Co-parenting can be challenging enough without one parent bringing bad behaviors into the situation. While anyone may make some mistakes in a post-divorce family, you do not want your actions to become toxic. After all, fighting with a co-parent can not only be hard on your children but also be both exhausting and expensive.
Tennessee family courts require parents to file parenting plans that address a variety of topics. If you cannot agree on the terms of the parenting plan, you may opt for mediation. While your family’s plan may offer a basic framework for raising your kids, your own actions do the most work. Here are three ways to not be a toxic co-parent:
- Do not bring drama to custody exchanges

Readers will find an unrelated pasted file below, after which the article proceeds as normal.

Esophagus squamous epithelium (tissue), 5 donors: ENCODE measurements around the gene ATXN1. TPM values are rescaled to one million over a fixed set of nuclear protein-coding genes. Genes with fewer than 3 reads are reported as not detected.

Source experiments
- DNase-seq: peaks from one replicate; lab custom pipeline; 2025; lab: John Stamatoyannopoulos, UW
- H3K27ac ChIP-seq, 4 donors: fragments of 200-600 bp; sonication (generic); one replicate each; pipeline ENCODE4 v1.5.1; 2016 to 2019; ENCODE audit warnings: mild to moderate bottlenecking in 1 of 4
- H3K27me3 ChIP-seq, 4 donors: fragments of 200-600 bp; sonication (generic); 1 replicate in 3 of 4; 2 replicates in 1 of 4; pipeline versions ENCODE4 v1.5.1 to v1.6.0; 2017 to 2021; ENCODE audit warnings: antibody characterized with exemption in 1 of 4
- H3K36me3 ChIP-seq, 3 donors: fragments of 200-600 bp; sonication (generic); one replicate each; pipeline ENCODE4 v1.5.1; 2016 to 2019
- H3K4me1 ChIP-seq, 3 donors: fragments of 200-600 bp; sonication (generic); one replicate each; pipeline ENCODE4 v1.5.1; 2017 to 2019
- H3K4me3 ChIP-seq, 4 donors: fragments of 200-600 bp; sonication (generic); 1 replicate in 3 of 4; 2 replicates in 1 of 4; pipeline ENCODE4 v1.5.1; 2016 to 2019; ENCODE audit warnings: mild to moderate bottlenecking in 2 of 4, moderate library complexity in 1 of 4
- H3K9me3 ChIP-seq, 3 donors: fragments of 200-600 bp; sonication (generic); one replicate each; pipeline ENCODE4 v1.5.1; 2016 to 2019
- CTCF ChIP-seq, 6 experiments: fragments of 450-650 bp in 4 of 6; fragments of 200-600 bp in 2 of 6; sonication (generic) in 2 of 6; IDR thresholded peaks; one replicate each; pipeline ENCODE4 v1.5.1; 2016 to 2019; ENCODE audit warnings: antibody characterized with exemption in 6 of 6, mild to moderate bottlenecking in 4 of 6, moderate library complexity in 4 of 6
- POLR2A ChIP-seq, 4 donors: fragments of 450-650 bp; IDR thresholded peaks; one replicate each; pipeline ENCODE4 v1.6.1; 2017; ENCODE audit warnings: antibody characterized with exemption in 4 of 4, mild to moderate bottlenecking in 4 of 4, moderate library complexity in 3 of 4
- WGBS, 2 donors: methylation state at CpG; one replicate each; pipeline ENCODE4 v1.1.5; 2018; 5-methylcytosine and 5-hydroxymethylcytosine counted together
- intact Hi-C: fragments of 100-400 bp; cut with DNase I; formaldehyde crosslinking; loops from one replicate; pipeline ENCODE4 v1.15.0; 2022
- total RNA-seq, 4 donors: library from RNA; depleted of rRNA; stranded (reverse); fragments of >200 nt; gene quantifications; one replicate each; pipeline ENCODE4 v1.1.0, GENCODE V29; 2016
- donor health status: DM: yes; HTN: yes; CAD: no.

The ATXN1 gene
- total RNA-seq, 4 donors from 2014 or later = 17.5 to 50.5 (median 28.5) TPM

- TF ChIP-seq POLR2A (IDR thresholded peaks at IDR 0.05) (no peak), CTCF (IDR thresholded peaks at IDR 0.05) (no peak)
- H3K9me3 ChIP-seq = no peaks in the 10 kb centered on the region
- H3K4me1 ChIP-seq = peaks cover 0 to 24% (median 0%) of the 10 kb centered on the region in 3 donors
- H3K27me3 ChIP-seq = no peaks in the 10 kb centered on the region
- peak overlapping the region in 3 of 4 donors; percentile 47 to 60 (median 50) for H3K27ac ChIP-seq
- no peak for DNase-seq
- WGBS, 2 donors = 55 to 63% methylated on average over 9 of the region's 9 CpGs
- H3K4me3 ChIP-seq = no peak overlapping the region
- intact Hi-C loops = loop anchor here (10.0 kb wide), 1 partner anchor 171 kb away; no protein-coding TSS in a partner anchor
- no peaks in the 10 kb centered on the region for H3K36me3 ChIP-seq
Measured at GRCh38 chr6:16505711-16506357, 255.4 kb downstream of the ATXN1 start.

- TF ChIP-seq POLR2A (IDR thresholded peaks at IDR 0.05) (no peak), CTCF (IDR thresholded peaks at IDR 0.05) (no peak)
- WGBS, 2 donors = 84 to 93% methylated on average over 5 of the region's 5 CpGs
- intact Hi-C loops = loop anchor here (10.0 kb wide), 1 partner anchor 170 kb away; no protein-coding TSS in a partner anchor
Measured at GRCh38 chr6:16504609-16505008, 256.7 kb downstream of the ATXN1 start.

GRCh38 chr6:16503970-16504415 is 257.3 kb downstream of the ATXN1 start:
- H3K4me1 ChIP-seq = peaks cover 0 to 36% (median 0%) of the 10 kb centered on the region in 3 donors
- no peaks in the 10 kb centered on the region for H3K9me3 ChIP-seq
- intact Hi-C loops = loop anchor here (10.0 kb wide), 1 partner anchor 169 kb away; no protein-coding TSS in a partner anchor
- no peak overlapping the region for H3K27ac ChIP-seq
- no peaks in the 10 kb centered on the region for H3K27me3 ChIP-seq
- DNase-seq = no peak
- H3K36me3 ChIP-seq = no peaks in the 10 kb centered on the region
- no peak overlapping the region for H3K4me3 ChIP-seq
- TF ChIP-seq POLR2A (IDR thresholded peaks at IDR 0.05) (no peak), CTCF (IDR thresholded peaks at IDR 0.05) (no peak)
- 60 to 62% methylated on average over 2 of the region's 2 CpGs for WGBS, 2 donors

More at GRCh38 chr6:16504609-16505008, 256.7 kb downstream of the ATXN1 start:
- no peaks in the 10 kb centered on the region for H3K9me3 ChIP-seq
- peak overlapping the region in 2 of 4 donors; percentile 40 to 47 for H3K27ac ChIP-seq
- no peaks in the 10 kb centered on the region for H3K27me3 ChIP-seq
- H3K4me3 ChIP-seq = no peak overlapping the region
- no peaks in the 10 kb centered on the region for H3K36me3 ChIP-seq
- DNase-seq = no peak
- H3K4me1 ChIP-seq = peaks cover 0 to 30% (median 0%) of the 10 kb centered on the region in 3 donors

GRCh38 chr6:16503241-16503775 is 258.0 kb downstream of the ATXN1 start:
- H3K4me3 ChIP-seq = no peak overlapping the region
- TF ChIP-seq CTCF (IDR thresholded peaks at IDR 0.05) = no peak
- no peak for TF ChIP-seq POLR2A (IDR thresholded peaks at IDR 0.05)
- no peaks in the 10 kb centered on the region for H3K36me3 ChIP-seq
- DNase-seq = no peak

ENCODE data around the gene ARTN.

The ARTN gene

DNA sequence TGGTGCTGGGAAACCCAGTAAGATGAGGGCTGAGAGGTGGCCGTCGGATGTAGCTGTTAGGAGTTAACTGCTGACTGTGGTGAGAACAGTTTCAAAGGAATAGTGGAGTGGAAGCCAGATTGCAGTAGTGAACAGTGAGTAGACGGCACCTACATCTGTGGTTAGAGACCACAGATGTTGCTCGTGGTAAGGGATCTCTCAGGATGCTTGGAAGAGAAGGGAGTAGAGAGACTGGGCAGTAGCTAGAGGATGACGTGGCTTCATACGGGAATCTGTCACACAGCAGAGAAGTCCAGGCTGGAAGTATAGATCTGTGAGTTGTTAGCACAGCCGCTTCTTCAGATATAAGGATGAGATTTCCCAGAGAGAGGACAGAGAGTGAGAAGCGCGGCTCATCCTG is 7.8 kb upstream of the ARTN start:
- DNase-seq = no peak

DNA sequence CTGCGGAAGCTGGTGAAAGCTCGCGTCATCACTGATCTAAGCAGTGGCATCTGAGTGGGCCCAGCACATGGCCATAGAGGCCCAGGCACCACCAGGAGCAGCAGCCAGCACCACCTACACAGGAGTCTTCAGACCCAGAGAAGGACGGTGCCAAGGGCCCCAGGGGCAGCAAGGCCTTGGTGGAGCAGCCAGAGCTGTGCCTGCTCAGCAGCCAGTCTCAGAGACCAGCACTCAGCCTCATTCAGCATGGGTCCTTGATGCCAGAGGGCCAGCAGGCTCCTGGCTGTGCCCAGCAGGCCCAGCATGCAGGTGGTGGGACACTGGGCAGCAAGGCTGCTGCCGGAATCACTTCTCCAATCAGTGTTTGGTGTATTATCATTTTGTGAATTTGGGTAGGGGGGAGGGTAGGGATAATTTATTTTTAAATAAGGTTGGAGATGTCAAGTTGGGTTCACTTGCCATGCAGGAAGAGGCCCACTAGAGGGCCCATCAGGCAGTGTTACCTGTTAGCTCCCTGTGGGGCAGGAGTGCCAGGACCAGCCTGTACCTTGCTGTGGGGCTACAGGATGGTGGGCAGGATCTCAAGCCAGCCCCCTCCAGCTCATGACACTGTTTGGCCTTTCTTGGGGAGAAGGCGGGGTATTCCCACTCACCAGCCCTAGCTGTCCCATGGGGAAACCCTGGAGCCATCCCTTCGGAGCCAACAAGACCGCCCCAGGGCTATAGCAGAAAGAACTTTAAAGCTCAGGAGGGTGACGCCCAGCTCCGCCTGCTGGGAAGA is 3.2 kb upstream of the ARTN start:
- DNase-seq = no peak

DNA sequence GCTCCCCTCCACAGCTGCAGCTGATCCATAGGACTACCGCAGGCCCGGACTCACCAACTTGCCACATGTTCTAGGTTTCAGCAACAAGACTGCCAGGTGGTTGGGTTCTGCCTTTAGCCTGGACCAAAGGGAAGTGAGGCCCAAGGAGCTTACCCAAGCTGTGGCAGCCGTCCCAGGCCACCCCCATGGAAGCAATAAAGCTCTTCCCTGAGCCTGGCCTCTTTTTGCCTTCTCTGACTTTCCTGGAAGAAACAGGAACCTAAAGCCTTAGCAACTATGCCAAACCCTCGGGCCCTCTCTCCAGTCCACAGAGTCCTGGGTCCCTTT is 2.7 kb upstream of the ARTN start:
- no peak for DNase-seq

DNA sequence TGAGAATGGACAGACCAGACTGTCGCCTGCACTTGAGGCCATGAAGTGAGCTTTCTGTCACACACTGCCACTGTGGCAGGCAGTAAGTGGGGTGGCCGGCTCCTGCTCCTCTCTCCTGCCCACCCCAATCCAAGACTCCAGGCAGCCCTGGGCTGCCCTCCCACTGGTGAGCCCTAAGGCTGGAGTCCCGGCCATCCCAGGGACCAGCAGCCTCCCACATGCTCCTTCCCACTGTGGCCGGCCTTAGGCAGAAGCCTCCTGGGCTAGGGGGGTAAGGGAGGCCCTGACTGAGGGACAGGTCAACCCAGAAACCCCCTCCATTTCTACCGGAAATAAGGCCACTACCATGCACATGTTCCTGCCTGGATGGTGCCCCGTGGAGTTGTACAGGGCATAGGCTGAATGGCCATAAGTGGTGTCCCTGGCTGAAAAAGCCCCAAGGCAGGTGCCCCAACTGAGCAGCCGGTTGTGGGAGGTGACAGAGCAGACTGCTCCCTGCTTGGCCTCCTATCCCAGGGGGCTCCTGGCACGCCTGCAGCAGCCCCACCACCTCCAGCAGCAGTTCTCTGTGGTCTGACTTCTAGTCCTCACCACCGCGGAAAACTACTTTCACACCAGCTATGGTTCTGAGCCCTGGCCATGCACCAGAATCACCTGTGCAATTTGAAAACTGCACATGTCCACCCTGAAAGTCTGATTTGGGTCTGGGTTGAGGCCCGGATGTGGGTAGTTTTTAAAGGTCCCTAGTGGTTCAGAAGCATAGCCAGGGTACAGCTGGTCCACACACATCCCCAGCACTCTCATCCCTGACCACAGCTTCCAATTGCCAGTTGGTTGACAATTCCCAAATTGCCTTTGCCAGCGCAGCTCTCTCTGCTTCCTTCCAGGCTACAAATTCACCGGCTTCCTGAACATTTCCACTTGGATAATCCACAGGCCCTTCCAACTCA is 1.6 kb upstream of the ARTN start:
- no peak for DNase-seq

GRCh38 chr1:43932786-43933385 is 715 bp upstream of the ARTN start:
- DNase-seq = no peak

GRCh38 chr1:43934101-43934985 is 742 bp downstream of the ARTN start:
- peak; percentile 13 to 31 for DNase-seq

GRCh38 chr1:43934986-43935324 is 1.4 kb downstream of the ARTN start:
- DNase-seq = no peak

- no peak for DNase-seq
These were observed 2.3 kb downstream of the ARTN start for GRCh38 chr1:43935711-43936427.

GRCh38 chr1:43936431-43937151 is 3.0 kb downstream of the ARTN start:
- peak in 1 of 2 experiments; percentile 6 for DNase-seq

Custody exchanges can be stressful for you, your former partner and your kids. Still, try not to bring drama with you to the exchange. By always being on time, keeping the exchange short and preparing your children, you foster a calm environment.
- Do not argue over everything
There are reasons you are no longer with your children’s other parent. If you have acrimonious feelings, you may have trouble avoiding arguments. While you are apt to disagree about some things, you should try your best to pick your battles. Then, when you do argue, try not to escalate the situation. Bad words, hurtful statements and little digs usually do not move debates forward.
- Do not deride your former partner
Even if you cannot stand your former partner, he or she is your children’s parent. Therefore, do not have conversations with the kids about your ex-spouse’s ill-advised behavior. If you have earnest gripes about your ex, there are official and more effective methods for addressing them.
Co-parenting in a post-divorce family often requires creative thinking and a bit of grace. By keeping toxic behaviors out of your co-parenting relationship, you increase the chances of raising your children in a nurturing environment.